“We tried to isolate just the impact of climate change,” said Renee Obringer, an environmental engineer at Penn State University and lead author of the new study, in the press release. “If nothing changes, if we, as a society, refuse to adapt, if we don’t match the efficiency demands, what would that mean?”  

But those other factors that influence demand are also a direct result of the warming climate. As Saletan noted in 2006, houses are changing in the face of warming.

"Instead of fixing the outdoors, we’re trying to escape it. On every street in my neighborhood, people have torn down ordinary homes and put up giant air-conditioned boxes that extend as far as possible toward the property line. They’ve lost yards and windows, but that’s the whole idea. Outdoor space is too hard to control, so we’re replacing it with indoor space. From 1991 to 2005, the median lot size of single-family homes sold in the United States shrank by 9 percent, but the median indoor square footage increased by 18 percent. If you can’t stand the heat, go hide in your kitchen."

There is also the issue of "heatpumpification." The authors note they do not see extreme increases in air conditioning demand in states like Oregon and Washington, but sales of central air conditioning systems are booming in the Northwest due to heatwaves and forest fires. Sales of heat pump systems are booming too, and these owners are going to find that the air conditioning that comes with them is very convenient in summer. It doesn't take long to become addicted to AC once you have it. It is too soon to tell, but it is likely that switching to pumping heat in during winter will lead to significantly more pumping heat out in summer.

The authors do note in passing that "there are a number of other factors that might lead to higher or lower air conditioning use than what was presented here," noting as an example that "improving insulation within houses can greatly reduce cooling needs." The authors add: "Future work can start to build off the climate impacts presented here to account for these different solutions, as well as behavioral or cultural changes that might further contribute to changes in the electricity consumed for air conditioning."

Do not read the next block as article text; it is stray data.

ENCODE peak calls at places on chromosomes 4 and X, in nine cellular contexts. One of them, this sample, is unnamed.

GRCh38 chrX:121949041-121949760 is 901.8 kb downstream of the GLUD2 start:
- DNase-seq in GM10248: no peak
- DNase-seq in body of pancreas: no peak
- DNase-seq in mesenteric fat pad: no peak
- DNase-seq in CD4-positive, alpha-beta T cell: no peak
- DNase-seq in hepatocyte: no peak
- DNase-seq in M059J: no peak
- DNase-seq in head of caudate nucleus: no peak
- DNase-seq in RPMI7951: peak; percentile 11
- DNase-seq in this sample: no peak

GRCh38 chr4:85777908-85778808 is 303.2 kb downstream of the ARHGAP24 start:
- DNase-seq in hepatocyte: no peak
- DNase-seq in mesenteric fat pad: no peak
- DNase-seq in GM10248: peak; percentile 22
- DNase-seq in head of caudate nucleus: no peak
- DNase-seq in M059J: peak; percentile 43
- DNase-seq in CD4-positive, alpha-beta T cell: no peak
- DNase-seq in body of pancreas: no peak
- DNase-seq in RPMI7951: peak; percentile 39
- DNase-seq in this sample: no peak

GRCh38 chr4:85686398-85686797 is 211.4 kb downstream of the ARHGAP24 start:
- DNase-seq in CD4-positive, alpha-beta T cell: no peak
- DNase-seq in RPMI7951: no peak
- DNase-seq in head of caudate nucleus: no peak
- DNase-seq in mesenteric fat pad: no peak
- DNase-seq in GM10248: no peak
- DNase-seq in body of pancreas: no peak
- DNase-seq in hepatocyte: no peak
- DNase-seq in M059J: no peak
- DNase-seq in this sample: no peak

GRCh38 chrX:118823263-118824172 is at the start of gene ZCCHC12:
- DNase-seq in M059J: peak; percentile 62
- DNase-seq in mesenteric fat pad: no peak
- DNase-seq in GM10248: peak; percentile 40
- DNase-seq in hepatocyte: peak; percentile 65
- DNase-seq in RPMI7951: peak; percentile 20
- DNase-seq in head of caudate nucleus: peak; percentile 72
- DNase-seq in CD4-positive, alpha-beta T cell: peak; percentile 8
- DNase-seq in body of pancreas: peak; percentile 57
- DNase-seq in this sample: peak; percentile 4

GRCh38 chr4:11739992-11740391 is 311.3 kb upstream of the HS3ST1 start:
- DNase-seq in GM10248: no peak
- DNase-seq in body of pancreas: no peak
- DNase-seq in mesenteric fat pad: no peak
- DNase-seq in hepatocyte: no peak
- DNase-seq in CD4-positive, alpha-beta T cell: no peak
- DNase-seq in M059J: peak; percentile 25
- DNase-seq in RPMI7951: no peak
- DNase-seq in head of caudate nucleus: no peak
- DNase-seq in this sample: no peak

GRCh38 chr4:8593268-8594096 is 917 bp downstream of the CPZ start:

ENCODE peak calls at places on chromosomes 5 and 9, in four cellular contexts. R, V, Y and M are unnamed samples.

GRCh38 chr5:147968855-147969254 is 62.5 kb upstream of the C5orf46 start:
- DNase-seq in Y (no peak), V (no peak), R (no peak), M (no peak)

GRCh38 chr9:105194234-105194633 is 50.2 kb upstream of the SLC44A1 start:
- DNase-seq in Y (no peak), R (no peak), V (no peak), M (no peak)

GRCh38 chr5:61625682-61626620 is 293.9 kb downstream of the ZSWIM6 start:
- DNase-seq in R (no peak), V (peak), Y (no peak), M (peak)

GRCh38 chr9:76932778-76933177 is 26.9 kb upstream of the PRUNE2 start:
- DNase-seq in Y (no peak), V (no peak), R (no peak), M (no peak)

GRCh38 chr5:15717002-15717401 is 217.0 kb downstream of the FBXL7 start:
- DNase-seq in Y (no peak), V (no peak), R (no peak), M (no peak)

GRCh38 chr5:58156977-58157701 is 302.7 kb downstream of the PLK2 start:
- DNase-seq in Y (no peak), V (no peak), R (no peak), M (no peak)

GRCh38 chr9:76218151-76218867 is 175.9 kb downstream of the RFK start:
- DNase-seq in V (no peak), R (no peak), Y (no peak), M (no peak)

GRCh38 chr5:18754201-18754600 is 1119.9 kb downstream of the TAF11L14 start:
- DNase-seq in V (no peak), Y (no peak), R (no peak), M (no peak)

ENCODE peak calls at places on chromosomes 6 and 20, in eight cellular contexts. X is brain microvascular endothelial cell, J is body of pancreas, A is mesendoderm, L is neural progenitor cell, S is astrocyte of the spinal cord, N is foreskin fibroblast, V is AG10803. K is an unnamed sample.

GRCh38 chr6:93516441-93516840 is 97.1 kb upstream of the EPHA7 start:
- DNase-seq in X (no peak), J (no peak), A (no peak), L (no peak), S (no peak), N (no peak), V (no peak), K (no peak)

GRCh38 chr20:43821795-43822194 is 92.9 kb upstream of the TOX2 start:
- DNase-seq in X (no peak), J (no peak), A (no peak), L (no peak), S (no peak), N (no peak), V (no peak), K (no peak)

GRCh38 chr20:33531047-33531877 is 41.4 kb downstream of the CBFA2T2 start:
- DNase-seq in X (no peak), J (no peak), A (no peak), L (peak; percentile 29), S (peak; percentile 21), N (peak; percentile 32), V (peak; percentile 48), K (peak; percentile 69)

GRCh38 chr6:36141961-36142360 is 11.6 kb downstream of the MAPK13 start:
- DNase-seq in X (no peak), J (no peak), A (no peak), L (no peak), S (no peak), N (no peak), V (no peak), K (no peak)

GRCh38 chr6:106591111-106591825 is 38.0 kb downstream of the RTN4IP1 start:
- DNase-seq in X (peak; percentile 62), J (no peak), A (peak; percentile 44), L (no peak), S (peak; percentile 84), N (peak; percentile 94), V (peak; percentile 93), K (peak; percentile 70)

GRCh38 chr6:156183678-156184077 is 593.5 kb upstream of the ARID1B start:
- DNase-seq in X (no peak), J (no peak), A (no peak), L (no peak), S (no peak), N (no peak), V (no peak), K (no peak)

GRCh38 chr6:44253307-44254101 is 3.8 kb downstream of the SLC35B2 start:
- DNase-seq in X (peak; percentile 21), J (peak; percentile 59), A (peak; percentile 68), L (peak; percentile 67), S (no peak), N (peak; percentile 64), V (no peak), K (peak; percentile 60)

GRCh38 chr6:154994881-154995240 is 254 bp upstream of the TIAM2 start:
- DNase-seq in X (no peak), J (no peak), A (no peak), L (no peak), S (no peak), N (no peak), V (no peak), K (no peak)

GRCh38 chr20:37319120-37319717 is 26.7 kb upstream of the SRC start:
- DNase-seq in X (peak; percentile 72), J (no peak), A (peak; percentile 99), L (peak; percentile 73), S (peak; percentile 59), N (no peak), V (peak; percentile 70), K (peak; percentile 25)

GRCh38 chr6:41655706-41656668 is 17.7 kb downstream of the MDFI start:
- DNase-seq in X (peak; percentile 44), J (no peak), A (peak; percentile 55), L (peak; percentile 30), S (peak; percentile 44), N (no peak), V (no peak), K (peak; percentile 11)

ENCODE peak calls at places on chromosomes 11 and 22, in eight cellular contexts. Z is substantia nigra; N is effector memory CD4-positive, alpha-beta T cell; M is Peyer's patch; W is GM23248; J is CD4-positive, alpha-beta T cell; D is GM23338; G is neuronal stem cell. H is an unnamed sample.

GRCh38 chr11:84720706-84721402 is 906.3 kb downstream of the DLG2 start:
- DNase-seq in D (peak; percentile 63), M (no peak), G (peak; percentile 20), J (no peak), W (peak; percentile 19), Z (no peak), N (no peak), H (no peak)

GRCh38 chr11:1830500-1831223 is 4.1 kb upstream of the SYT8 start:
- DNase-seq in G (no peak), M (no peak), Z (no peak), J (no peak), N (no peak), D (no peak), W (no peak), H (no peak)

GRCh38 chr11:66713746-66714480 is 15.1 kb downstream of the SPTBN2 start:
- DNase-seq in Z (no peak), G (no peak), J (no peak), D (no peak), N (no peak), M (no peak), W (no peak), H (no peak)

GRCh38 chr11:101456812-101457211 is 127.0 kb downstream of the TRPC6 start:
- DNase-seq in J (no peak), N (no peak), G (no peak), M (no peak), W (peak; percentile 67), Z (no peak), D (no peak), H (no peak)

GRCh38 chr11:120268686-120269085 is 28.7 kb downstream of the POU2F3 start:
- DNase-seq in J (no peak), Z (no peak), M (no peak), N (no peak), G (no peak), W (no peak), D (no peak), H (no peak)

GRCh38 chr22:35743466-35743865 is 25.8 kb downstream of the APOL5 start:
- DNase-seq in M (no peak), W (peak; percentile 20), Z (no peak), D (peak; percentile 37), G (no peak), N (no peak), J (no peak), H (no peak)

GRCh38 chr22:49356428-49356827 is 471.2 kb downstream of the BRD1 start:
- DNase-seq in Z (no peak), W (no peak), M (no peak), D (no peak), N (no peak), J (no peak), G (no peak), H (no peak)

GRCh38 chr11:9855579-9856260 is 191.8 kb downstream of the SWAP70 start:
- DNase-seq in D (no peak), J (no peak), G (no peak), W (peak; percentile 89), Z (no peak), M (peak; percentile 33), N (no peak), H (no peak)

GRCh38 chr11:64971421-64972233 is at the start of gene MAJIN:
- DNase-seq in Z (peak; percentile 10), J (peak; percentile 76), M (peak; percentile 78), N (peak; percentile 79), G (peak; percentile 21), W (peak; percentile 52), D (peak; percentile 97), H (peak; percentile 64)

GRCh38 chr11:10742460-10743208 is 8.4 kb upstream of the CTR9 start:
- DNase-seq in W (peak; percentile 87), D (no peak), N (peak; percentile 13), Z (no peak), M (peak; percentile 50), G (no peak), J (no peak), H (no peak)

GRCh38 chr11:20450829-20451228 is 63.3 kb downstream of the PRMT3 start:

Given the dire data shown in this study, future work should be happening right now. Particularly in the south where the air conditioning demand growth is going to be greatest, there should be requirements for white reflective roofs, more rooftop solar, and a lot more trees. This is also a peak load problem, and peaks can be shaved or shifted by building our homes as thermal batteries with more insulation and other technologies such as phase changing storage devices. Or perhaps we should just not be building so much stuff in the first place. As Samuel Alexander, co-director of the Simplicity Institute, has written, efficiency without sufficiency is lost.

The authors also conclude with a note about equity, suggesting that it is the most vulnerable citizens who are affected most by the loss of power and air conditioning.

"In order to protect the most vulnerable citizens, it is crucial that we work to limit warming to 1.5°C above pre-industrial levels, while also working towards ensuring air conditioner efficiency improvements that may ultimately reduce the load on the electric grid. Hence, understanding the probable changes in electricity demand for air conditioning is a crucial step in preparing our electric power system."

With 1.5 degrees Celsius just a few years away, the implications of this report suggest we have to do a whole lot more than just improve air conditioning efficiency.

View Article Sources
  1. Obringer, Renee, et al. "Implications of Increasing Household Air Conditioning Use Across the United States Under a Warming Climate." Earth's Future, vol. 10, no. 1, 2022, doi:10.1029/2021ef002434